A bill to lower a needs assessment measurement used by the state when providing assistance to individuals is headed back to the Illinois House with changes from the governor.
The determination of need score – oftentimes called the DON score – is a measurement that dictates the amount of state aid a person might receive.
Gov. Bruce Rauner signed an amendatory veto Friday of a bill to keep the threshold low.
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Democratic state Sen. Heather Steans said there were concerns the governor would increase the DON score.
“If people aren’t eligible for services it may end up being that they more quickly end up in a nursing home, that they’re not eligible for the community care programs that can keep them at home and get services that will help keep them at home,” Steans said.
Despite the Save Medicaid Access and Resources Together (SMART) Act passed in 2012, which sets to increase the DON score as a way to shore up costs, Rauner said he is committed to not raising the DON score.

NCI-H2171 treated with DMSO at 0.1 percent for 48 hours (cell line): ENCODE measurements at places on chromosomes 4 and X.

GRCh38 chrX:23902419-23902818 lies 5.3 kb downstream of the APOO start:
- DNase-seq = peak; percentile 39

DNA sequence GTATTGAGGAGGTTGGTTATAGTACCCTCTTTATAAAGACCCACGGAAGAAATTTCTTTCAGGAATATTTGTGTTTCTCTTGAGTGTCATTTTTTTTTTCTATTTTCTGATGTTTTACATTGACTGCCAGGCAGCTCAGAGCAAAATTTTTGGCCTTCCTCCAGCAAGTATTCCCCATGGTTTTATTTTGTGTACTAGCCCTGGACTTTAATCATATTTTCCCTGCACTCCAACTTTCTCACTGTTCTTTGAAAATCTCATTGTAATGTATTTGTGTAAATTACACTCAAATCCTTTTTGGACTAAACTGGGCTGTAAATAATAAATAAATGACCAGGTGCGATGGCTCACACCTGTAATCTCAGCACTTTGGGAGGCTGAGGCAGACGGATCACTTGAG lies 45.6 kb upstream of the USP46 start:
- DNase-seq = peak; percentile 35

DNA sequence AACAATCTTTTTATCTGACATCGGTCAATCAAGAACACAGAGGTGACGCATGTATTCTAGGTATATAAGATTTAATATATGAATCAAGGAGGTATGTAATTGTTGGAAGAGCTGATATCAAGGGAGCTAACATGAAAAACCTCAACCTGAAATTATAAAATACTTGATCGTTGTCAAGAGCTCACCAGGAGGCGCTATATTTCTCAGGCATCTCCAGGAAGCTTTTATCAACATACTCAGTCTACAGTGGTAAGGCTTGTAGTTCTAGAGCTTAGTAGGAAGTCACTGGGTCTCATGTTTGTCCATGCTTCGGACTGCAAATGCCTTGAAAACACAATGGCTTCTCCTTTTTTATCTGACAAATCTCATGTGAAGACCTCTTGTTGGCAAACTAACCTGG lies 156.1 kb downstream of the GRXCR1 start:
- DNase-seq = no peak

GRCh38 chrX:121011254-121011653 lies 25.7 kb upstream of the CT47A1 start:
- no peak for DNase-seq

Steans said another piece to the puzzle could be a universal assessment tool the state has been working on for several years that will replace the outdated DON score tool.
“We’ve been looking at trying to move towards a new universal assessment tool, but that keeps not getting put up in place and getting implemented,” she said.
Steans said the reason the new assessment tool hasn’t been brought about could lie in the difficulty in coordination between the state’s Departments on Aging, Human Services and Health and Family Services.
“I think that may be one of the issues here. … [There are] multiple bureaucracies involved, so it’s been a slow-going effort,” she said.
Rauner said the measure addressing the DON score would interfere with the creation of a new program designed to provide flexible services with a goal of saving $200 million in the coming year.